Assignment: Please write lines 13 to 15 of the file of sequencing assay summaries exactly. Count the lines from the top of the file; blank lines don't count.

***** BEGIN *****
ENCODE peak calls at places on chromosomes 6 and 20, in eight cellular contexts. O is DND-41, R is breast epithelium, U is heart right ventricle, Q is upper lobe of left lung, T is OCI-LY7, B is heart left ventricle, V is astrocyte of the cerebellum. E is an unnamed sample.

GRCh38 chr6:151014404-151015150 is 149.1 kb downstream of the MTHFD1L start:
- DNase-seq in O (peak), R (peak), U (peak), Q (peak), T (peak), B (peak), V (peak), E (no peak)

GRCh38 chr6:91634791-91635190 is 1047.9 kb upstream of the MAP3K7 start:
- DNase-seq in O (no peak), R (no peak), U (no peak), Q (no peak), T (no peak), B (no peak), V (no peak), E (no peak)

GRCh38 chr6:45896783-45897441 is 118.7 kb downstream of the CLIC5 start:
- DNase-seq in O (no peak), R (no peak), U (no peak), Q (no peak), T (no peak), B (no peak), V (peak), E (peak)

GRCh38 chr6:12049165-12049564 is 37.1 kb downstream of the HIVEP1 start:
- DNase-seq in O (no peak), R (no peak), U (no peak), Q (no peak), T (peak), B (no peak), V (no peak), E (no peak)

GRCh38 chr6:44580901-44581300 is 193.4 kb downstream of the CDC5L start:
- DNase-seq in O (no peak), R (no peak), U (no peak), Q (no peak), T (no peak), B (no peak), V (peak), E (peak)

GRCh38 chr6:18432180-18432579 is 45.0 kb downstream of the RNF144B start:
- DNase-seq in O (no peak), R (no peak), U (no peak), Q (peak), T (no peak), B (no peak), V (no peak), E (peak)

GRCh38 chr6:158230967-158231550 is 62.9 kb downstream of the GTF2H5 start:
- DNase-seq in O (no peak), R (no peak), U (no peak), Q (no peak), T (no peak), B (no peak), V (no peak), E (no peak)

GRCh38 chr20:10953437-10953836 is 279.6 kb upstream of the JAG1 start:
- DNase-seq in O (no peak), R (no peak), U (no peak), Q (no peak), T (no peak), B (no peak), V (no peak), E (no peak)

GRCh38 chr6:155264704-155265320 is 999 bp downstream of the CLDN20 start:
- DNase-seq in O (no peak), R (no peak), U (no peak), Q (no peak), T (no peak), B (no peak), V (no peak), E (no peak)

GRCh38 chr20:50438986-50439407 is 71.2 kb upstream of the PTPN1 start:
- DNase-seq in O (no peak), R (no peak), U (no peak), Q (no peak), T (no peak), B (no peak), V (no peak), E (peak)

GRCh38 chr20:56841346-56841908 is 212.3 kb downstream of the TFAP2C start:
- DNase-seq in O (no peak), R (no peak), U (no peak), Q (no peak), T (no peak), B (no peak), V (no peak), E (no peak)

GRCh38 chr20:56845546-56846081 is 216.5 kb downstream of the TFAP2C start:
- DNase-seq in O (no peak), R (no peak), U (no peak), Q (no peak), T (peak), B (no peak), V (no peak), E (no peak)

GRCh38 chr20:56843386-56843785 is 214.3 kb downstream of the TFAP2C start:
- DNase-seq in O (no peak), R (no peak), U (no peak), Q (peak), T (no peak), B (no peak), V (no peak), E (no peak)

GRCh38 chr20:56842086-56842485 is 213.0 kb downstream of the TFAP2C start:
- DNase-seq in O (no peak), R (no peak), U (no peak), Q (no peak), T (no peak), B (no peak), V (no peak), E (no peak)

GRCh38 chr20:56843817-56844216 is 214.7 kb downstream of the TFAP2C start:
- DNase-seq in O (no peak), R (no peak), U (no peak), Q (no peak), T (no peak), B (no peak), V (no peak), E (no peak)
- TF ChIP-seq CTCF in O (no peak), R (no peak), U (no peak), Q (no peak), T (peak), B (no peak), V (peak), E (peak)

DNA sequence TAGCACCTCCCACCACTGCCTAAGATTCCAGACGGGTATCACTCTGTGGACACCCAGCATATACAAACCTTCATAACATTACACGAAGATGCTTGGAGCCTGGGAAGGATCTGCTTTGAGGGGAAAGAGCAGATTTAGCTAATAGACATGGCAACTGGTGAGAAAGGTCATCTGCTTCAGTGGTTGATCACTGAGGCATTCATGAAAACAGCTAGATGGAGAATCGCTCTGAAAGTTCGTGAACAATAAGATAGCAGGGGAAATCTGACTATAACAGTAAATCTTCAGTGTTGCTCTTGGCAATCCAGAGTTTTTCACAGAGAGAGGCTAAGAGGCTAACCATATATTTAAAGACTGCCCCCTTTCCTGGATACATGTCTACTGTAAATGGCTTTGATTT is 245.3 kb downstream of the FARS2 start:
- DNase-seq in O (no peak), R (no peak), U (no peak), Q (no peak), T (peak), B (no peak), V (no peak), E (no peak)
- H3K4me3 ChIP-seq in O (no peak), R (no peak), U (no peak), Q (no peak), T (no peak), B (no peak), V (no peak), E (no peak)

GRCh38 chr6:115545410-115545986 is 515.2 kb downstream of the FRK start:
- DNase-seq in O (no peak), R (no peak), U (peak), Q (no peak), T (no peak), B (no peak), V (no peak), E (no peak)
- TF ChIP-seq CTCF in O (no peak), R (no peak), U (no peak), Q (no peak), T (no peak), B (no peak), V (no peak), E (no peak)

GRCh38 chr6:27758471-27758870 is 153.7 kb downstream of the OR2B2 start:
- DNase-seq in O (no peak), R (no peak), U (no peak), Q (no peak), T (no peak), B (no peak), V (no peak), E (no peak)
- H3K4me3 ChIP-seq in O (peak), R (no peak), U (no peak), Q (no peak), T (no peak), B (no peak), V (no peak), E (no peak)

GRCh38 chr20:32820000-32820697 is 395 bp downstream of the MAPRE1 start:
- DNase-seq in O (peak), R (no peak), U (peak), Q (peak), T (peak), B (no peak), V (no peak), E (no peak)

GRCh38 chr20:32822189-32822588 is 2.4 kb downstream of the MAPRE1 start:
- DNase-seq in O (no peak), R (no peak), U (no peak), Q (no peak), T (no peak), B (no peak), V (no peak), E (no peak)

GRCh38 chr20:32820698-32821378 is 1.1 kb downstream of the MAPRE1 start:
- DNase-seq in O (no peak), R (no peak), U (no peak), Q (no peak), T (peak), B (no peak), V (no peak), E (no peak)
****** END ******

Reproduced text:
- DNase-seq in O (no peak), R (no peak), U (no peak), Q (peak), T (no peak), B (no peak), V (no peak), E (peak)

GRCh38 chr6:158230967-158231550 is 62.9 kb downstream of the GTF2H5 start:
- DNase-seq in O (no peak), R (no peak), U (no peak), Q (no peak), T (no peak), B (no peak), V (no peak), E (no peak)